The Eccentric Sport of Eton Fives
'Off the wall, in the pepper the Barbers cut the mustard'
David Hunn watches the eccentric sport of fives, enjoyed with enthusiasm at Eton
Reproduced by kind permission of the Sunday Times, 17th April 1994
Eccentricity in sport reaches its extreme in real tennis, but Eton Fives runs it close. The noble college has sat just over the river from Windsor for more than 500 years, hatching oddities for the back pages.
They have the field game, a form of football with a bully and behinds; the wall game, played in earnest once a year between Collegers and Oppidians (never have young men been muddier); and they have their fives, which is not much less peculiar, though other schools reproduced it. Eight of them were represented at the Aberconway Cup tournament at Eton yesterday.
If anybody is familiar with fives, it is likely to be with the more popular version originated at Rugby and played in a sensibly rectangular court. That would not do for Eton. In the way of real tennis, their game was shaped by local geography.
While the boys at Eton waited outside the chapel for roll call, they threw balls against a wall where, at the foot of the stairs leading to the north door, there was a convenient space between two buttresses. They hit it back with their hands, making use of hazards such as "dead-man's hole", a drain at the bottom of a short buttress, from which other players had no hope of retrieving it.
So to today's court, the inside of a stony box with problems. The front wall, against which the hard little ball is hit as it is in squash, but by a gloved hand, contains a horizontal ledge 4ft 6in from the floor. The floor is stepped 10ft from the front wall, dividing the playing area into upper and lower courts.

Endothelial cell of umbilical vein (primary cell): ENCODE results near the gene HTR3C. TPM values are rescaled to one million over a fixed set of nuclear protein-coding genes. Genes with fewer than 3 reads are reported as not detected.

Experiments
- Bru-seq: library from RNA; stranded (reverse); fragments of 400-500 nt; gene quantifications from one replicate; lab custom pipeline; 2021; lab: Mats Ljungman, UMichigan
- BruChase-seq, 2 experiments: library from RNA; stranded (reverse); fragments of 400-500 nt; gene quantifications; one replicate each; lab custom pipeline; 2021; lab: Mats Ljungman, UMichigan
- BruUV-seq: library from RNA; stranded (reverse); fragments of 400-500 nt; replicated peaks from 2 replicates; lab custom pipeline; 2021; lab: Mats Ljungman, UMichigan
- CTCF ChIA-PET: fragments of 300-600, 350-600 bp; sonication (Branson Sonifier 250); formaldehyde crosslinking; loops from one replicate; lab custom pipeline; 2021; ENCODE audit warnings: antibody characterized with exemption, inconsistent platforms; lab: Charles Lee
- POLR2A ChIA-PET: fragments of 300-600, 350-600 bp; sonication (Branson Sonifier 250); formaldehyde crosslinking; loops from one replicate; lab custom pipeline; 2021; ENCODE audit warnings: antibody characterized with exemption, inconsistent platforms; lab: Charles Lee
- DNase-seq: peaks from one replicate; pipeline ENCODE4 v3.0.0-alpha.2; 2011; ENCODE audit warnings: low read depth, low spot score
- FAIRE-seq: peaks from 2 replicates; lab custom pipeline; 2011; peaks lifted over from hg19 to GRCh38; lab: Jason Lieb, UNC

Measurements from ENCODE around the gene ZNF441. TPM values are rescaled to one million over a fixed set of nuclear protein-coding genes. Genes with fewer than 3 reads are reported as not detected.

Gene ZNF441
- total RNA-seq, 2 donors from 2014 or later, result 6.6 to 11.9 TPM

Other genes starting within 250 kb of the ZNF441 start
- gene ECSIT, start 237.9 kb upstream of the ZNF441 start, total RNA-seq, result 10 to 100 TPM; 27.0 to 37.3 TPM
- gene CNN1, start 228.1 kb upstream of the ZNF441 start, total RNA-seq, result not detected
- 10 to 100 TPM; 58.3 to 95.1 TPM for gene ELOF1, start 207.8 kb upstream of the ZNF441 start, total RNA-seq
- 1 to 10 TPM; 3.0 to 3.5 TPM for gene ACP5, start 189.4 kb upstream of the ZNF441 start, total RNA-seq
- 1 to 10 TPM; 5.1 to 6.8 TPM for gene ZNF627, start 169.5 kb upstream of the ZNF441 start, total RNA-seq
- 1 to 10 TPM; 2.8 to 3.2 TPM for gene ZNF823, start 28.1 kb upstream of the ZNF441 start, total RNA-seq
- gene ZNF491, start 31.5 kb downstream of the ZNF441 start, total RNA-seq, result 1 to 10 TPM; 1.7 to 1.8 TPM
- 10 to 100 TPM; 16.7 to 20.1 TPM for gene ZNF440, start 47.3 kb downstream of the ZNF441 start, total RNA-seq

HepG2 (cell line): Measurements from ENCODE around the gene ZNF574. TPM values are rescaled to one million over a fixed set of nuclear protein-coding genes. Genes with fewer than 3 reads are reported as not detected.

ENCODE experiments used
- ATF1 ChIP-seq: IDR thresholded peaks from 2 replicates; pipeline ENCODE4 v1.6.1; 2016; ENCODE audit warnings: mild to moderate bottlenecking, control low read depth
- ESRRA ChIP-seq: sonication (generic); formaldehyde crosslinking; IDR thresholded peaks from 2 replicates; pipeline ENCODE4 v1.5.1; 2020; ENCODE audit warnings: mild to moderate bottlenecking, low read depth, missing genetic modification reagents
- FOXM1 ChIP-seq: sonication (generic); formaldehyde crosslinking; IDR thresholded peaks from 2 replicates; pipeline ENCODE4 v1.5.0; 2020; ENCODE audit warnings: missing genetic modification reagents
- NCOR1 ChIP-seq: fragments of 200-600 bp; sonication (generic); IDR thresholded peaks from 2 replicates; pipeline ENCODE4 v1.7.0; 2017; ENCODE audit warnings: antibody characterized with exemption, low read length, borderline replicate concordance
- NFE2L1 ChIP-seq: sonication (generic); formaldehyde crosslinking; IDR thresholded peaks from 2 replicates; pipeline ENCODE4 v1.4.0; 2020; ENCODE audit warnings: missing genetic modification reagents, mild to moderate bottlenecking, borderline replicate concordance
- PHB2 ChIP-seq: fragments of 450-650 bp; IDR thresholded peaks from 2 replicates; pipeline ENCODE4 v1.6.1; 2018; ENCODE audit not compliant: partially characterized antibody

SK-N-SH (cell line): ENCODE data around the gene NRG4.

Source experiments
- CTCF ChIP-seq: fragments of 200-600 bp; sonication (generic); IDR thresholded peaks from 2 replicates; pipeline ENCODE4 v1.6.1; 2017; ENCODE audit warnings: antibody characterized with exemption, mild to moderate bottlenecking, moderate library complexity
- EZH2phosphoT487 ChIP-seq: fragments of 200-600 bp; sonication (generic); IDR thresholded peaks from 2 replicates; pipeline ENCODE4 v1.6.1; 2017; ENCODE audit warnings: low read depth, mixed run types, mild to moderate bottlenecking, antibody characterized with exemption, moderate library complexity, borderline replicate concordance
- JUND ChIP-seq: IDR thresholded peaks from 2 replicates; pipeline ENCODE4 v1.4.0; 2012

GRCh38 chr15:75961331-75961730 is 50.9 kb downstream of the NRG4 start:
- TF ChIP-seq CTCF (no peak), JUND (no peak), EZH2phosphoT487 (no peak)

Where that step meets the left-hand wall is an infernal obstacle known as the pepper box. This is a multi-faceted buttress about as high as a lad from the fourth form, and to this the players direct their wiles. Speed and strength are useful, as is lefthandedness, but guile is essential.
The ball whacked against the front wall may hit those parts of the buttress that send it straight back again, or one of the dreadful angles that shoot it off any which way, even squirting the ball across the court to the right-hand wall just when you thought it was going to land at the back.
Two pairs play against each other at this game, one partner guarding the upper court and one the lower. The front man must be very quick, reacting instantly on the volley and trying to dominate the game. Life at the back may be less hectic, but not much less hazardous.
Should the ball avoid the pepper box and come your way, efforts to return it are hampered by another step down into the road (there is no back wall) and by whatever brickwork is installed to hold up the roof - there seems to be no such thing as a standard Eton fives court.
This weird game spread internationally in strange pockets. There were mud courts in Nigeria and even some in castles in Switzerland.
The Aberconway Cup is a fathers-and-sons job created by the old Etonian Lord of that name, in which the balance of ages is crucial. The best of the dozen fathers on show was Graham Dunbar, a recent national finalist, but his comparative youth meant he was playing with too young a son for success. For the fourth consecutive time, Gerald and Simon Barber won.
They have never lost a match in the four years of this competition and, at 51, papa is humiliatingly active. Simon won the Eton College championship for three years running and has lost little of his youthful ebullience. The Wagg family, Anthony and Rupert, made it a lively all-Etonian final but were hardly in it, going down 12-3, 12-5.
"Well done, father," the cries rang out. And father, red of face and with a waist that remembered better times, beamed happily and headed for the Waterman's Arms.